PwC survey warns of mineral shortage's harmful effects
A shortage of minerals and metals could adversely impact supply chains and economies, according to a new survey from PwC.
In a statement, PwC said that it surveyed some of the largest manufacturing businesses to see what impact such a scarcity would have, and where, over the next five years.
Of these, business leaders in the automotive, chemicals and energy sectors fear they will be hit hardest, according to PwC’s Minerals and metals scarcity in manufacturing: a ticking time-bomb, report.
Elsewhere in the survey, 77 per cent of major manufacturing companies consider minerals and metals scarcity as an important issue for their business, but are concerned that only 39 per cent of their customers do.
The chemicals and energy and utilities sectors believe that they will be severely impacted until 2016, with the percentage of chemical businesses affected by this scarcity expected to triple over the next five years.
The risk of scarcity across all sectors is expected to rise significantly, leading to supply instability and potential disruptions in the next five years — but this will also create opportunities for competitive advantage, the report said.
The survey shows that, while 80 per cent of automotive respondents are currently worried about reserves running out, only 33 per cent in aviation are, for example.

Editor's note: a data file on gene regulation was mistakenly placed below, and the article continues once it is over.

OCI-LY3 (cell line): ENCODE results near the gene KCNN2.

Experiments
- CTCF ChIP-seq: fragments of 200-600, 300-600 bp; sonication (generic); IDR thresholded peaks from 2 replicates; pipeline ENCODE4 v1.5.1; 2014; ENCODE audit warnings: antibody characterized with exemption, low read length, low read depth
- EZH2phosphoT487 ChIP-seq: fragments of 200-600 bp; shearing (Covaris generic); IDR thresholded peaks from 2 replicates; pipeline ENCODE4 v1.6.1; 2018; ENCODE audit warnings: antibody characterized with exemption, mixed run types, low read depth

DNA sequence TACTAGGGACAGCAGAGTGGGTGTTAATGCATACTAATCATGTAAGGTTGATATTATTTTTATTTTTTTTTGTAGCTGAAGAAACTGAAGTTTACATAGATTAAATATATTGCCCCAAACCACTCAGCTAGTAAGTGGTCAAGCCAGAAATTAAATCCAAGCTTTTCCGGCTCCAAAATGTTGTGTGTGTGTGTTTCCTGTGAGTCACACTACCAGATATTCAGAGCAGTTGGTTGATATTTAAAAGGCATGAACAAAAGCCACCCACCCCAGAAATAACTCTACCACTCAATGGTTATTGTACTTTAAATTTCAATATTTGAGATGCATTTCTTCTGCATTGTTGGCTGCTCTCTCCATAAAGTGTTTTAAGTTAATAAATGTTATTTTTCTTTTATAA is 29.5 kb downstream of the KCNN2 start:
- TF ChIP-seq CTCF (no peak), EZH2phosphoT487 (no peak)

Renewable energy (78 per cent), automotive (64 per cent) and energy and utilities (57 per cent) are all currently experiencing instability of supply. The aviation, high-tech and infrastructure sectors are also expecting to experience high rises in supply disruption from now to 2016.
When asked about other primary concerns around scarcity overall, 84 per cent cited an increase in demand, 78 per cent said it was geopolitics and 72 per cent said extraction shortage. The report also indicated that European companies were better prepared with policies and programmes in place to mitigate risks.
Minerals and metals identified as being in short supply include beryllium, cobalt and flurospar.
Beryllium is used as a lightweight component in military equipment and in the aerospace industry, and can be found in high-speed aircraft, missiles, space vehicles and communication satellites.
Cobalt, a material used in industrial manufacturing, is used in jet-turbine engines and automotive rechargeable batteries; while flurospar is used in construction, cement, glass, iron and steel castings.
Shortages of tantalum, used in mobile phones, computers and automotive electronics; and lithium, applied in wind turbines and lithium-ion batteries in hybrid cars, were cited also as being a source of concern.
The report’s main author, Hans Schoolderman of PwC Netherlands, said: ‘The world’s growing population, an increase in GDP levels and changing lifestyles are causing consumption levels to rise globally, creating a higher and higher demand for resources.
‘Governments and companies should all be aware of the scope, importance and urgency of the scarcity of both renewable and non-renewable natural resources: energy, water, land and minerals.’